MORGANTOWN, W.Va. – Each year, 75,000 to 125,000 infants are hospitalized for respiratory syncytial virus (RSV), a respiratory virus that infects the lungs and breathing passages, according to the Centers for Disease Control and Prevention. A West Virginia University School of Medicine physician and his research team have discovered that a class of natural regulatory molecules present in human cells, called microRNAs, may help fight RSV, which currently has no vaccine.

“RSV is the first infection that babies get that can land them in the hospital. Every year around winter is when RSV infections are at their peak. By the age of two, RSV affects nearly every child. The discovery that one of these microRNAs can inhibit the ability of the virus to multiply and spread in the windpipe of children is very important for us because there is no vaccine for RSV,” Giovanni Piedimonte, M.D., chair of the WVU Department of Pediatrics and physician-in-chief at WVU Children’s Hospital, said.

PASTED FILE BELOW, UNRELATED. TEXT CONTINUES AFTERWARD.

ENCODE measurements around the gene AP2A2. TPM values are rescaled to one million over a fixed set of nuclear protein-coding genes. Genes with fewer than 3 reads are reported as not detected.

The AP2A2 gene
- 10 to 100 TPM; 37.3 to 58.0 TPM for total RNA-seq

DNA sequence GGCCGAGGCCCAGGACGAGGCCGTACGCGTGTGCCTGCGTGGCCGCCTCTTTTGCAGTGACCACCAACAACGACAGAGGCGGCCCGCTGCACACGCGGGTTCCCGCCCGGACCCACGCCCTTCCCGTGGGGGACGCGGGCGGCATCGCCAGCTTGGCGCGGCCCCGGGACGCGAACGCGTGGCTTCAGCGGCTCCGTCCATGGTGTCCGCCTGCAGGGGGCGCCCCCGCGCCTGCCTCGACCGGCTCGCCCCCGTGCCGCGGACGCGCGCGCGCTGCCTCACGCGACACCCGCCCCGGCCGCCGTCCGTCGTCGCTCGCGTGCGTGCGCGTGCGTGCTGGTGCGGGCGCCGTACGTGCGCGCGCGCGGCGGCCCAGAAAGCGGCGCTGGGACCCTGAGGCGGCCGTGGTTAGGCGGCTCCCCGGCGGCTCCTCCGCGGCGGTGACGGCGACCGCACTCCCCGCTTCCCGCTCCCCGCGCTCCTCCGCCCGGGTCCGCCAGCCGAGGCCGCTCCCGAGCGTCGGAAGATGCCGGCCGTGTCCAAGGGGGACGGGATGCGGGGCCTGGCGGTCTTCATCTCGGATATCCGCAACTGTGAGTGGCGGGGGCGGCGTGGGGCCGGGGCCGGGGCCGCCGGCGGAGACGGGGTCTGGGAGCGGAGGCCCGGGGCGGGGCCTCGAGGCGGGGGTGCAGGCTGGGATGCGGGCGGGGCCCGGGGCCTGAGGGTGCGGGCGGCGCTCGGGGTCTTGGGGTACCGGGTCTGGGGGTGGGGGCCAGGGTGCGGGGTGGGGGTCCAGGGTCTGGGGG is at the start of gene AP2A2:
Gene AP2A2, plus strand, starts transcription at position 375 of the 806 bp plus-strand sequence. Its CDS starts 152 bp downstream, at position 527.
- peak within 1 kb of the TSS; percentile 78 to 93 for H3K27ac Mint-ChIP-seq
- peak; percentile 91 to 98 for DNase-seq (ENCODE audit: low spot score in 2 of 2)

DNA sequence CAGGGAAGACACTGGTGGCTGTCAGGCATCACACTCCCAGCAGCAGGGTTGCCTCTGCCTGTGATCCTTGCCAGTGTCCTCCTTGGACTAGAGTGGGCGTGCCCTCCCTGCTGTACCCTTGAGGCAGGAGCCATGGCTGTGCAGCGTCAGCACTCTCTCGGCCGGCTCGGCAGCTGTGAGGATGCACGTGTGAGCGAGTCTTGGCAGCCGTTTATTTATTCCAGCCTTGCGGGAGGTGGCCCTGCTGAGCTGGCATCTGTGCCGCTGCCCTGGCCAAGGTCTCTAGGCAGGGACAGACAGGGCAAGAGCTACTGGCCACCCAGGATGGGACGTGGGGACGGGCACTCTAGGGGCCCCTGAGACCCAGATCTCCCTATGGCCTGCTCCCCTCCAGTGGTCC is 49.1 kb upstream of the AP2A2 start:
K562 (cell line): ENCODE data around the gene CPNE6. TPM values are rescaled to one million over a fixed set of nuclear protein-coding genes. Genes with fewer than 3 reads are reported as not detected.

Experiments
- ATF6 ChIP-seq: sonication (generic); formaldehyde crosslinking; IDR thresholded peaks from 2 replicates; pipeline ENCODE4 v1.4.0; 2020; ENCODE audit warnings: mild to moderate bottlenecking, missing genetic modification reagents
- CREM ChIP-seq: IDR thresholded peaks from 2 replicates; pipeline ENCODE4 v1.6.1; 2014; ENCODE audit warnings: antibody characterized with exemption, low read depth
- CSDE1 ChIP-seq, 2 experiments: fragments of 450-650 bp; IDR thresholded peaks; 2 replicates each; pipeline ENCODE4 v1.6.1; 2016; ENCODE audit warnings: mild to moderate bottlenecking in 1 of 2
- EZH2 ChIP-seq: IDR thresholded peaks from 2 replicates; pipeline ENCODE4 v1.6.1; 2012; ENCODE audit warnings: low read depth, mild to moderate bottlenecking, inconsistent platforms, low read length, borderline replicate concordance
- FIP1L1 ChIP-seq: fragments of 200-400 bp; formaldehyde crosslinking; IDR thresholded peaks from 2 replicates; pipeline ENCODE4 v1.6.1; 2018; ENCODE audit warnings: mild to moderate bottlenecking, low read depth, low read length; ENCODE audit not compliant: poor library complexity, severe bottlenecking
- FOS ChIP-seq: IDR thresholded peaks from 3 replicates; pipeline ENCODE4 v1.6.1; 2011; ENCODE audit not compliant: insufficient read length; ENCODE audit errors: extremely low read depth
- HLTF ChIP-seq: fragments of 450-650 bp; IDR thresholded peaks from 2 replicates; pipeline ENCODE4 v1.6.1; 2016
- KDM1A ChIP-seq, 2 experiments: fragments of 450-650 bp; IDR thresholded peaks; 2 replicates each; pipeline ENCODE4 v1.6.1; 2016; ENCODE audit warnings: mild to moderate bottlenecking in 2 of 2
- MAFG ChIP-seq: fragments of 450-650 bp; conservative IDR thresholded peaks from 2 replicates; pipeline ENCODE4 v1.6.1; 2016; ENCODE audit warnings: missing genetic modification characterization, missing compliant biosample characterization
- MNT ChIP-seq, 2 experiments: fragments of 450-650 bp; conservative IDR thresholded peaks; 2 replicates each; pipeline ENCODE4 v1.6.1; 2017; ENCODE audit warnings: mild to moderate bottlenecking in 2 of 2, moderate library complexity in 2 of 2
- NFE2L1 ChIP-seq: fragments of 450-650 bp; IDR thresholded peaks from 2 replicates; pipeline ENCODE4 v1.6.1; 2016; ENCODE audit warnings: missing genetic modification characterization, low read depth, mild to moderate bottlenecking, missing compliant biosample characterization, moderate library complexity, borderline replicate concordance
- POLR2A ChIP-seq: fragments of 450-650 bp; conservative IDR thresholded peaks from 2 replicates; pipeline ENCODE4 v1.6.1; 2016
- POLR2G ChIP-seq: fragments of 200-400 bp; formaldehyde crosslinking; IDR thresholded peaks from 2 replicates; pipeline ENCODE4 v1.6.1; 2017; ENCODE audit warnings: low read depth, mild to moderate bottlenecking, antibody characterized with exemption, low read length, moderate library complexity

“Now that we know that specific microRNAs have the ability to fight this kind of virus, we will try to translate our findings into a new treatment for this very common infection that attacks the youngest and most vulnerable babies.”

Dr. Piedimonte’s research has been published in PLoS ONE, the world’s largest open-access scientific journal published by the Public Library of Science. It can be found on the Public Library of Science website PLoS ONE features original research from all disciplines within science and medicine, and its free, open access makes content available to everyone.

Piedimonte says he hopes his research will reach a wide audience through the journal, and he and his research team will continue to research the role of microRNAs in treating RSV patients.

For more information: Amy Johns, HSC News Service, 304-293-7087
dlc: 01-18-12